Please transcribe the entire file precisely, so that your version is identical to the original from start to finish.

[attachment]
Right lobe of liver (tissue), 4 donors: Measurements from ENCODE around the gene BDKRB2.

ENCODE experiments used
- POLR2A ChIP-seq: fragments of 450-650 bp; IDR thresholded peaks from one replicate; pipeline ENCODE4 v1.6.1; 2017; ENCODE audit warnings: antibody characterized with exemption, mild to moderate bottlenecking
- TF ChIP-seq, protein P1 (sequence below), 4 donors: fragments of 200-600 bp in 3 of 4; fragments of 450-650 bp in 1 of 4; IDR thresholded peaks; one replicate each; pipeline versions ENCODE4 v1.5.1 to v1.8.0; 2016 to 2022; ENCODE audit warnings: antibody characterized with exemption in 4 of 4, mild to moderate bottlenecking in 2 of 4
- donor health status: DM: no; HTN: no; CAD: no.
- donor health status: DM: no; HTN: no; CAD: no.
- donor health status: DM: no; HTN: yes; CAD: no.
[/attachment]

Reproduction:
Right lobe of liver (tissue), 4 donors: Measurements from ENCODE around the gene BDKRB2.

ENCODE experiments used
- POLR2A ChIP-seq: fragments of 450-650 bp; IDR thresholded peaks from one replicate; pipeline ENCODE4 v1.6.1; 2017; ENCODE audit warnings: antibody characterized with exemption, mild to moderate bottlenecking
- TF ChIP-seq, protein P1 (sequence below), 4 donors: fragments of 200-600 bp in 3 of 4; fragments of 450-650 bp in 1 of 4; IDR thresholded peaks; one replicate each; pipeline versions ENCODE4 v1.5.1 to v1.8.0; 2016 to 2022; ENCODE audit warnings: antibody characterized with exemption in 4 of 4, mild to moderate bottlenecking in 2 of 4
- donor health status: DM: no; HTN: no; CAD: no.
- donor health status: DM: no; HTN: no; CAD: no.
- donor health status: DM: no; HTN: yes; CAD: no.